NEW YORK (CNS) – While it does nothing to solve real-life parents’ perennial problem that obedient children rarely have adventures, the animated fantasy âLucaâ (Disney +) from director Enrico Casarosa is otherwise a seductive tale full of charm and Italian flair.
Too complicated for toddlers, who might also be scared, this is quite a nice fare for everyone else.
The premise of the film is indeed fantastic since the titular protagonist is a young sea monster (voiced by Jacob Tremblay) living in the waters off Liguria. Sweet shepherd of fish, Luca’s benevolent nature, like that of everyone around him, completely belies the menacing nickname humans have given them.
Although shy, Luca is also curious and, with encouragement from Alberto (voiced by Jack Dylan Grazer), a more daring and experienced peer whom he accidentally meets, he makes the astonishing discovery that he and his new boyfriend are all two turned into preteen boys on dry land (which Alberto is already aware of). Luca is naturally anxious to explore the unknown world which is thus opened to him.
After his overprotective mother Daniela (voiced by Maya Rudolph) and well-meaning but distracted father Lorenzo (voiced by Jim Gaffigan) learn of Luca’s secret activities, they threaten to send him to live with his uncle Ugo, living in the depths of the sea (voice of Sacha Baron Cohen). So Luca and Alberto take a break and leave for the nearby town of Portorosso.
There, they befriended Giulia (voiced by Emma Berman), a strictly human local girl, and enjoyed the hospitality of her fisherman father, Massimo (voiced by Marco Barricelli). Plucky Giulia has a long-standing rivalry with the arrogant Ercole (voiced by Saverio Raimondo), the town tyrant, who repeatedly beat her in the annual Portorosso triathlon.
Partly to Giulia’s satisfaction and partly to earn enough money to buy the Vespa they both wish to own, Luca and Alberto agree to participate in the event as teammates. But their plan risks being thwarted since Daniela and Lorenzo, having taken human form, are in pursuit of their son.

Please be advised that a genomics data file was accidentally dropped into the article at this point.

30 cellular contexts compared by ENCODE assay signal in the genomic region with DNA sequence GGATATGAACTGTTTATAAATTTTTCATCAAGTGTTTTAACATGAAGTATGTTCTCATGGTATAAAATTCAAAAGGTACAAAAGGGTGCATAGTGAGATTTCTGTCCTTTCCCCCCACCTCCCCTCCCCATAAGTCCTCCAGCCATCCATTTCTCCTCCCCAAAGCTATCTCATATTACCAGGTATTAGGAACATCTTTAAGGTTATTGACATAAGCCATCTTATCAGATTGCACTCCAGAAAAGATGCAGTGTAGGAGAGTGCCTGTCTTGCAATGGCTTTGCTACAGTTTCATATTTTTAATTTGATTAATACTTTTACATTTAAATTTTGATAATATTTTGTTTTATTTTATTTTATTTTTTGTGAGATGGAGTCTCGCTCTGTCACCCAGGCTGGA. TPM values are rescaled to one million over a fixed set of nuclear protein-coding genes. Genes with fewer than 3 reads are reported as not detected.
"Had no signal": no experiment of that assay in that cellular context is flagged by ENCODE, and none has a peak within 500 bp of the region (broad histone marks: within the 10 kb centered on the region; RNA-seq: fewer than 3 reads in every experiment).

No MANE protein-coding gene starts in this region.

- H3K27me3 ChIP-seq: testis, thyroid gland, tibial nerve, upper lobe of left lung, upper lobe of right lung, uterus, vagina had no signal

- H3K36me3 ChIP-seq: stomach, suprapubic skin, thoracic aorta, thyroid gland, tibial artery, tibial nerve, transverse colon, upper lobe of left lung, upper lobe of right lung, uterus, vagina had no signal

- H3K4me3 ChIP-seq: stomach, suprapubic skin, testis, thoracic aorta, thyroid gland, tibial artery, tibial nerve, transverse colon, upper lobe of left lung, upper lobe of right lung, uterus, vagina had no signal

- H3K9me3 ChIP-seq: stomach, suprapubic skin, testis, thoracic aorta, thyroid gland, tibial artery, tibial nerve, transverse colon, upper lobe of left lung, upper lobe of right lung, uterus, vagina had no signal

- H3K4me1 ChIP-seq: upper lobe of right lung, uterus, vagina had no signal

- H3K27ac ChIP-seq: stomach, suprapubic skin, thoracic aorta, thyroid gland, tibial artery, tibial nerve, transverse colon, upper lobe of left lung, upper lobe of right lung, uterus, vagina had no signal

Touches of humor – triathlon is all about biking, swimming and eating pasta – always attractive characters and quaint visuals combine to make this Pixar production to a high standard. Themes such as the tensions that develop within the central trio, Alberto offering Luca the prospect of a carefree Tom Sawyer-Huck Finn lifestyle while the studious Giulia makes him want to go to school, are well treated.
The closest thing to the kind of scatological material that comes up so often in youth films is a fleeting scene in which Alberto picks up his nose. The Italian penchant for transmitting ideas physically is represented by some non-verbal expressions of disdain. But these are louder than harsh.
In the midst of a comedic situation, a child momentarily in danger makes the sign of the cross in what those who are on the lookout for wrongdoing might consider frivolous. As for the priest of Portorosso (voiced by Jonathan Nichols), he is portrayed as part of the community – a pleasant, if bland, presence among his parishioners.
Colorful and touching, “Luca” is a quality offering suitable for almost all ages.
The film contains characters in peril and some rude gestures. The classification of the Catholic News Service is AI – general sponsorship. The Motion Picture Association rating is PG – Parenting Advice Suggested. Some materials may not be suitable for children.
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Mulderig is on the staff of the Catholic News Service.
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